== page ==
Due to a combination of a full moon, lockdown blues and goodness knows what else goes on in my head I happened to be awake at 4.00am listening to the RNZ news and was flabbergasted that Minister or Education seemed to be giving legs to the idea of allowing international students back into the country before any other sectors were allowed in.
After doing a quick online search there was indeed an article by Jane Patterson that was reporting that Hipkins was considering this.
Given the sacrifices that have been made by New Zealanders across the board, but particularly the sectors that rely upon the tourist trade, to be even considering this seemed a slap in the face.
Driven by a flawed funding system for universities and polytechnics, which no doubt are suffering from the drop in student numbers, this sector should be last group the borders are opened up to.
The one sector of society that appeared to thumb their noses at the lockdown policies of various countries around the globe was the 18-25 year old age group. And yet this is the same group we are considering to let in early ?? !!
The PM and Director General of Health have been telling us for weeks now the COVID-19 virus “is a tricky beast” and that there is much we don’t know about it. The experience of the Marist St Margaret’s cluster which is still throwing up positive cases which have slipped under the testing programme is a classic example of how either through a case of flawed testing or “a tricky beast” the virus can reappear.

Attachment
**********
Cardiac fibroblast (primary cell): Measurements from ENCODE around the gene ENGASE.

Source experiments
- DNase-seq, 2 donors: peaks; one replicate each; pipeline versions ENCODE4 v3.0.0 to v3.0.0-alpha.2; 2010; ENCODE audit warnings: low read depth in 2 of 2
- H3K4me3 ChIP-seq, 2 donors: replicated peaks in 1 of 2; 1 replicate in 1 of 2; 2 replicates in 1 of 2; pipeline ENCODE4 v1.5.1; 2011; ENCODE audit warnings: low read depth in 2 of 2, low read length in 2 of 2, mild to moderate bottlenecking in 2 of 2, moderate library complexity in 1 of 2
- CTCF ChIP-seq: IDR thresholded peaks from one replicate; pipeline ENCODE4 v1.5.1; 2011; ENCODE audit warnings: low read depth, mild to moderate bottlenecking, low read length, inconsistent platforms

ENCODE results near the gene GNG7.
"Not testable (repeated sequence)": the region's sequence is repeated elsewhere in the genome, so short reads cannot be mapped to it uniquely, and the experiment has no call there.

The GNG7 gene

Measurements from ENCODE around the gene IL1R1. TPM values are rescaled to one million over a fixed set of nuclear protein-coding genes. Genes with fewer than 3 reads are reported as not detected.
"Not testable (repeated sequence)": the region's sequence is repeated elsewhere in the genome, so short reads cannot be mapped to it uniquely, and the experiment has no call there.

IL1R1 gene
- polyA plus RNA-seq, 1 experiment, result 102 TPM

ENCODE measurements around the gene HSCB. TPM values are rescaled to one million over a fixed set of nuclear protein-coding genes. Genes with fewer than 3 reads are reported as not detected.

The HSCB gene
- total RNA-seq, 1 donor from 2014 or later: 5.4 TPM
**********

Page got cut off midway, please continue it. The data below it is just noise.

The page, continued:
Whatever the reason, cases that should have been caught were missed.
The two week requirement for returning New Zealanders is one thing with limited numbers coming in at any one time and dealing with a sector which have a vested interest in making sure that the virus is kept out. (Presumably they have family here).
However, if international students are let back in numbers that are likely to have any impact on tertiary institutions, then the isolation lockdown is going to be severely tested.
Based upon 2018 numbers there are potentially around 50,000 international students on top of those that are already here who would like to get into study. This would certainly strain the border systems (assuming there were flights to bring them in).
The two week isolation period also needs to be questioned. ‘We’ have just experienced a 7-week period of lockdown and at a severe economic cost.
What woolly headed thinking would allow this international sector a lesser period?
If this is going to be what politicians trot out leading up to elections, there is going to be plenty of ammunition for the media to get their teeth into. A concerted effort needs to be mounted, in my opinion, the nip this stupid idea in the bud. There must be better ways to sort out the problems of the tertiary institutes than this.